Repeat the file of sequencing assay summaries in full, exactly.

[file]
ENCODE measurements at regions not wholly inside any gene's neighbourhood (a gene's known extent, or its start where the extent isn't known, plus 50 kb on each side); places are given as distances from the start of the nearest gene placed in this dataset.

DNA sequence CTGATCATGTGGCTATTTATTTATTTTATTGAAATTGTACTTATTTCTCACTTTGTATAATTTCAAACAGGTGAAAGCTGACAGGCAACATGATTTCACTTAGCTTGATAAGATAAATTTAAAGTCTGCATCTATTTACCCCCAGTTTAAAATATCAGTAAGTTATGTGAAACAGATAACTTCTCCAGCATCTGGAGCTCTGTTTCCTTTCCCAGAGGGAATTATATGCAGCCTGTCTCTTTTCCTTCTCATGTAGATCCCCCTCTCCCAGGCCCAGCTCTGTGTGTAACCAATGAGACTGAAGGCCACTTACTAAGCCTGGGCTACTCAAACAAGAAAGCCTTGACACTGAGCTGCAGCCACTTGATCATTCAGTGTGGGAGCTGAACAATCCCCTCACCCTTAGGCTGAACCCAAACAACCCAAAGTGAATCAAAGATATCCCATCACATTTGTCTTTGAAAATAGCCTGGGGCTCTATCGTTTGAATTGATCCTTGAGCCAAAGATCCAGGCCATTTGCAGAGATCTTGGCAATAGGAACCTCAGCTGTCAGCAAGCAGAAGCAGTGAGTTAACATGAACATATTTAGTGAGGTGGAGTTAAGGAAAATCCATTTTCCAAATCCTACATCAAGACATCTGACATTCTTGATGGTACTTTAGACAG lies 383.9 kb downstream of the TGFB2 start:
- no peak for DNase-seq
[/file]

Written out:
ENCODE measurements at regions not wholly inside any gene's neighbourhood (a gene's known extent, or its start where the extent isn't known, plus 50 kb on each side); places are given as distances from the start of the nearest gene placed in this dataset.

DNA sequence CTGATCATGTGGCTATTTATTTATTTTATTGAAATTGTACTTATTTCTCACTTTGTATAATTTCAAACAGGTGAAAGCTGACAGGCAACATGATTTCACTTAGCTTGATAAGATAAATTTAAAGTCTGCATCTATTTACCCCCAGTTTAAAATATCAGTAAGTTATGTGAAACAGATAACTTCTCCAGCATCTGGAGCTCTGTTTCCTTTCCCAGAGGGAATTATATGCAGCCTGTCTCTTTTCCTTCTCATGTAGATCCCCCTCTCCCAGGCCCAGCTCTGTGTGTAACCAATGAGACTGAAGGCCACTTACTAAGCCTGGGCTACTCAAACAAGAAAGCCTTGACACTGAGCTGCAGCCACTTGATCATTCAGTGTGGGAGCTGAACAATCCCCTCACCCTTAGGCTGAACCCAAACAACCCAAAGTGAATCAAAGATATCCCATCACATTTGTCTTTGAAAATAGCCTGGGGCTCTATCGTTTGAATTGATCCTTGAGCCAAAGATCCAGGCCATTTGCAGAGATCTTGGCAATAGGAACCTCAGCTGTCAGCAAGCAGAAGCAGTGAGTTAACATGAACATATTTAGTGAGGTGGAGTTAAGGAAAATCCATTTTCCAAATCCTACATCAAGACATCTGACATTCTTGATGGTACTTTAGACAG lies 383.9 kb downstream of the TGFB2 start:
- no peak for DNase-seq